A Talk with Proust's 'Dear Céleste'
published in the International Herald Tribune (Paris), 25-26 April 1981
"My dear Céleste," she recalls his saying in her book Monsieur Proust, "you know everything about me. You don't know how many people will come to see you after I am dead. And, of course, you won't answer them, I know you."
Which, for 50 years, was true. Then, in 1973, Céleste Albaret published her memoirs about her times with the author of Remembrance of Things Past, because of the lies and half-truths she had seen proliferate since he died in 1922 at the age of 51.
Céleste was Proust's housekeeper during the last and most difficult period in the composition of his masterpiece, which consumed him totally. An invalid with severe asthma, he lived by night then, resting by day; he always worked in bed. His dedication made him a recluse and his "dear Céleste" became, in effect, his lifeline to the outer world.
"I led the life that he led," she says, her memory scanning the century. "I was always working."
At 90, Céleste lives quietly in a modern home just west of Paris, in Montfort l'Amaury near Maurice Ravel's house, where she was a caretaker a decade ago. More Proustians than Ravelians came to see her---and Proust has never left her. No mementos claim the visitor's attention, yet something is there. "Those ten years were an entire life for me," says Céleste carefully, at which her daughter, Odile Gevaudan, smiles.
As a reader, I am constantly aware that the great writer could almost be as much a fiction as his work. That is why I have come, simply to hear Céleste, to listen to her testimony in person, like all the others before me. Two days earlier, the American ambassador to France had come, to present her with a Franco-American bicentennial medal of friendship.
Céleste remembers, and the memories return in waves. She is old but not too fragile; she wants to help me with my coat. And she still enjoys welcoming visitors from around the world. "When they speak to me of Proust, I'm content. Because I relive that time." She is the most direct descendant of his own heart's poetry.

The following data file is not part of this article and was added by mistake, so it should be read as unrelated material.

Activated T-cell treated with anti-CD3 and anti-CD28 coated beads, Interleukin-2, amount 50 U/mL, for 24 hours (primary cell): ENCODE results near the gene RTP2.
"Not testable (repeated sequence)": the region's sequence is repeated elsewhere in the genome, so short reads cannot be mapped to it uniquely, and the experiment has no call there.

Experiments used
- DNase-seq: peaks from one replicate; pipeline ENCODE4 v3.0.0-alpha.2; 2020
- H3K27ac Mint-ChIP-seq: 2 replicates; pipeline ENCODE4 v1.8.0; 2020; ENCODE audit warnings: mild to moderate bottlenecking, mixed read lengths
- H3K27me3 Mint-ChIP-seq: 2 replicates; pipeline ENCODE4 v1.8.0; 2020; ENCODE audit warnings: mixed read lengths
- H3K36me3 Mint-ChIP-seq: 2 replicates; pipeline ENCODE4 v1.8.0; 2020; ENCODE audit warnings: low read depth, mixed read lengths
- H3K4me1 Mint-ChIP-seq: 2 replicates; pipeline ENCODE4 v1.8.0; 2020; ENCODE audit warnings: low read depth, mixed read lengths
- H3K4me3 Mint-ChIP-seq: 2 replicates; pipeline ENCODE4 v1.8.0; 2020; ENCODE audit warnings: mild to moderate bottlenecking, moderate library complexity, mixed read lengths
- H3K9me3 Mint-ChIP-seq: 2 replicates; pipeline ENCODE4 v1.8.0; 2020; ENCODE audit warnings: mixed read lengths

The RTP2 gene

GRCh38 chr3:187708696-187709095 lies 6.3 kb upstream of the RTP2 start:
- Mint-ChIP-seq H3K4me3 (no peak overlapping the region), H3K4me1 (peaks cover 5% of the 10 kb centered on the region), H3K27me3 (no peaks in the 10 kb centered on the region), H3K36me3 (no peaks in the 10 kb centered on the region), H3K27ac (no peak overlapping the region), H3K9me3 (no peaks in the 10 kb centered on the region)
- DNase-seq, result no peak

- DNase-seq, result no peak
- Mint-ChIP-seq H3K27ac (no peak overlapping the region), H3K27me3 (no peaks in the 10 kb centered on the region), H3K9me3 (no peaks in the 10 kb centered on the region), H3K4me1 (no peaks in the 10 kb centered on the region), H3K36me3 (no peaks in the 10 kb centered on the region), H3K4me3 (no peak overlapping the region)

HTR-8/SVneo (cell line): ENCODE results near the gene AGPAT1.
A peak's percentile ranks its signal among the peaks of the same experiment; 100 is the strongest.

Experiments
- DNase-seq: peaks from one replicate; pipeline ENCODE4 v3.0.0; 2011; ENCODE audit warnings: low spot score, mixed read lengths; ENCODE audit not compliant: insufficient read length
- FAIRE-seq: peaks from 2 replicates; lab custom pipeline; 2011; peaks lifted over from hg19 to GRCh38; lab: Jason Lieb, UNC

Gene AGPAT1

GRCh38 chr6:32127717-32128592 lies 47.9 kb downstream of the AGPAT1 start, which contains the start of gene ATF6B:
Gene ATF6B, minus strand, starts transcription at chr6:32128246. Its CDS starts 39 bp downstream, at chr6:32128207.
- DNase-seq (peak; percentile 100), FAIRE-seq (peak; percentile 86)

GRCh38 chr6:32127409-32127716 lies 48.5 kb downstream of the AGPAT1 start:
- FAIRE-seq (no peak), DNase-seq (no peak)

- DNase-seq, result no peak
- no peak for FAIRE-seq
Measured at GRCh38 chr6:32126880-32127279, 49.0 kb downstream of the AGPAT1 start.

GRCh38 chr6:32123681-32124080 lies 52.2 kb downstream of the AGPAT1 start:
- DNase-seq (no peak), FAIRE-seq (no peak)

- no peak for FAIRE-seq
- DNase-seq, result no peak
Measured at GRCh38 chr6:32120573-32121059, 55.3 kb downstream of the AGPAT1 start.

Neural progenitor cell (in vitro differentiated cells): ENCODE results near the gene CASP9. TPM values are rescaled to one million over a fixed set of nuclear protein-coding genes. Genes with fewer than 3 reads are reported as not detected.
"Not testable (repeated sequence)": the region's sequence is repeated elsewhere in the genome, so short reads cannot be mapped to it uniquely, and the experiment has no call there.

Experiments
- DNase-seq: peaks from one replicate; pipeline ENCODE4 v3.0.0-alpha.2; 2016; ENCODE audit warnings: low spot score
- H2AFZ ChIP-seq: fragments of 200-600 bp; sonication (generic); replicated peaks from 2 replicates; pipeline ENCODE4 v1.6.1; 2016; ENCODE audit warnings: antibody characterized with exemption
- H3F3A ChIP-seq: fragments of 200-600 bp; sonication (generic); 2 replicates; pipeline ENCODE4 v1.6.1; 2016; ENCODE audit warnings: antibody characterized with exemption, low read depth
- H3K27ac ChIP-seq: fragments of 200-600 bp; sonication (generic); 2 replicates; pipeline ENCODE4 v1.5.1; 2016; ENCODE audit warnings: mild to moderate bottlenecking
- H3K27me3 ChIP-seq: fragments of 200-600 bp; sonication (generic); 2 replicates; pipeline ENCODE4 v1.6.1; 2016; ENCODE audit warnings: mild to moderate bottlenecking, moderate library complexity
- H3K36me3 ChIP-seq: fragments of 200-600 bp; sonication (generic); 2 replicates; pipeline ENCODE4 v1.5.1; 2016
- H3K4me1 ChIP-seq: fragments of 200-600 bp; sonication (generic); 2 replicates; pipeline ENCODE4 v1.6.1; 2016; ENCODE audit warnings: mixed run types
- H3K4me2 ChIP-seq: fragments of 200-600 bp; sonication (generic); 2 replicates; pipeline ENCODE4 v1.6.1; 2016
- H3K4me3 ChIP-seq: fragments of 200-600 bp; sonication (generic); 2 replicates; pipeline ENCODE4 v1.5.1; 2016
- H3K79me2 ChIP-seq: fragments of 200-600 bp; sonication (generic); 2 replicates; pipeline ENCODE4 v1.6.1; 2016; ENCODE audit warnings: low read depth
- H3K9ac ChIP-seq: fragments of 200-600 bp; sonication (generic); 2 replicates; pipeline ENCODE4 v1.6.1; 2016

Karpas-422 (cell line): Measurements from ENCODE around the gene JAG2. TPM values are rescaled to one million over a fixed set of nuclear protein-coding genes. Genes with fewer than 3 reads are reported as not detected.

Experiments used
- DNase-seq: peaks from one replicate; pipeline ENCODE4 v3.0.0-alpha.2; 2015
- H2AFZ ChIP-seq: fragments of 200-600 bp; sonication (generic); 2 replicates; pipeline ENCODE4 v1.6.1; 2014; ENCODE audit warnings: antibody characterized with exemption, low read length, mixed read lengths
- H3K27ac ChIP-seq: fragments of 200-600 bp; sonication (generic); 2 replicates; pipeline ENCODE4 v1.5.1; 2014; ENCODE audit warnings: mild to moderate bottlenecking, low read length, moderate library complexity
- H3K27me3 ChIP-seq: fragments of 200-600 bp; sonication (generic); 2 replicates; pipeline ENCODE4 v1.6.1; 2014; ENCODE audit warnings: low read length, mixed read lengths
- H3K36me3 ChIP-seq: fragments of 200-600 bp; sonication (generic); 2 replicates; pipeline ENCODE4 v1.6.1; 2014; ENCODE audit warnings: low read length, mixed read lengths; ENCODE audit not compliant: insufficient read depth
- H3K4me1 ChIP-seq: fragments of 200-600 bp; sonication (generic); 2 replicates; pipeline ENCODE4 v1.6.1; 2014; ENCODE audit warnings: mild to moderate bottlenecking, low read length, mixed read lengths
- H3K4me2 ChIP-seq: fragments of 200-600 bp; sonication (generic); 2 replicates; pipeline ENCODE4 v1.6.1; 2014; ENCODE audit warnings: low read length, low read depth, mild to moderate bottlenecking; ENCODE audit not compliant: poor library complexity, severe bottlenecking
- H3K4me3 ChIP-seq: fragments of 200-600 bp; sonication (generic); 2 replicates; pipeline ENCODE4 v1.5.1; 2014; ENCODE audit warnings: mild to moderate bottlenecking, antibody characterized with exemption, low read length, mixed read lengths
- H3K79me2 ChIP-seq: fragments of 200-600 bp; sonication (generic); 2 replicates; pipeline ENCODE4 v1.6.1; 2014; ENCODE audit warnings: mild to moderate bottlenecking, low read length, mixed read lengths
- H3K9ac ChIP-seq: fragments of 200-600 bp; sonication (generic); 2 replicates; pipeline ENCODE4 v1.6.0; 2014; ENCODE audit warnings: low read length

"When I met Proust," she recalls, "I had come from the provinces [the Lozère] and had never left my parents. My husband lived in Paris. He was a chauffeur, and had already known Proust. For me, Proust was always a grand seigneur. I learned a lot from him.
"The first time he asked me to stay at his home [she was 22], the war had broken out, and he said, 'Madame, I am going to ask you, now that I have no one, and I must always have someone, to make my coffee.' He only drank café au lait; he didn't eat. So I said, 'Yes, monsieur.' And he said, 'Because if you would condescend to make my coffee, I will do all the rest. I know that you don't know how to do anything.'
"It was true," she says. "Then, 'And you don't know how to speak in the third person.' So I said, 'No, monsieur.' I didn't know what it meant. In the country we knew everyone. 'And I shall never ask you to,' he said."
When Proust did occasionally go out in those years, it was always to gather details and renew impressions for his work. "He was like a seeker, he gathered it all in his enormous memory. He was occupied only with his work, he labored only for his work, he had only that."
And when he returned, they would often talk for hours together. "When he saw on his watch that it was late, he would say, 'Mon Dieu, Céleste, you know I have lost time. You are very nice, but we have been talking for three hours.' But I think that in everything he did, he had his purpose."
Another book could have been made out of Céleste's recollections of those conversations, Odile points out, but the work would be too much of a strain now. "He always said, 'You should write your diary,'" adds Céleste. "'When I die, it will sell like the baker sells his petits pains in the morning.' I said, 'You're teasing me, monsieur.' He said, 'No, I've never spoken so much as with you.' But I never did.
"I played a rare role in relation to Proust," she says. "He spoke in a way that you couldn't refuse. He was always very distant and very close. He had a lot of charm.
"Proust was a whole universe. He went deep inside his thoughts. And he was always giving me advice, he saw everything. I found all one could have there. He filled me with joy, everything pleased me."
Realizing that Céleste's experience of Proust was so completely that of a living man, I ask if she read his work. "I didn't like to read much then. I read one or two of the books. But when I read it now, it seems as though I'm talking with him. I have the same sensation. And I recognize in passages certain people he frequented, though he never told me that."
When Proust died, Céleste lost all desire for things. "After that," her daughter Odile adds, "I was born. I think she became attached to me because it was the thing that could save her from her memory and permit her to go on living. She loved me as if I were Proust; she tried to put in me everything she'd learned from him. That's very difficult for a child.
"I think that for my mother it was an extraordinary thing to meet up with Proust. Even as a child she didn't like to go out, and she found in Proust what she sought but didn't know. And he, in essence, found just the person he needed. For my mother, it must have been the crystallization of her life."